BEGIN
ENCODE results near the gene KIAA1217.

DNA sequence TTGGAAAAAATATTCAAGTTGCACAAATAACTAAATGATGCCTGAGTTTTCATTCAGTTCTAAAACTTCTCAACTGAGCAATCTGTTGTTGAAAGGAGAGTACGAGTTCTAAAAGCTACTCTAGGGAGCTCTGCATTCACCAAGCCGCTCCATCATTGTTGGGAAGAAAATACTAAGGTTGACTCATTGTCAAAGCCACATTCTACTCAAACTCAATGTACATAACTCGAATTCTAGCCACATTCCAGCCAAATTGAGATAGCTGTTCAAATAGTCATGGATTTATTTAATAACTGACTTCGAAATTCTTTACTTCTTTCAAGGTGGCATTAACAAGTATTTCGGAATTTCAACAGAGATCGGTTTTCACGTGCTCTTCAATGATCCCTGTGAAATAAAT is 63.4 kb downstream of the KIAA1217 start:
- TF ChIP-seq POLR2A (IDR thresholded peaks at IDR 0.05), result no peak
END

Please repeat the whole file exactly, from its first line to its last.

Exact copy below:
ENCODE results near the gene KIAA1217.

DNA sequence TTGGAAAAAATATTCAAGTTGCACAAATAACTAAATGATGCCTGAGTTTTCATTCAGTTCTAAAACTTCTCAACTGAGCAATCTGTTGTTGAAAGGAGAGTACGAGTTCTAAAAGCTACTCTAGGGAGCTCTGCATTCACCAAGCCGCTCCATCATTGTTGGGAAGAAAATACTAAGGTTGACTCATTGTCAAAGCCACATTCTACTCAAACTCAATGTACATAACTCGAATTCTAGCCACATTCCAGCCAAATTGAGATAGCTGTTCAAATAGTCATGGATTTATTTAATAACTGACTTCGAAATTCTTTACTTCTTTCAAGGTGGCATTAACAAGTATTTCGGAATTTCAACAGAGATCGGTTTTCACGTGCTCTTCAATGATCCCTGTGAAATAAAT is 63.4 kb downstream of the KIAA1217 start:
- TF ChIP-seq POLR2A (IDR thresholded peaks at IDR 0.05), result no peak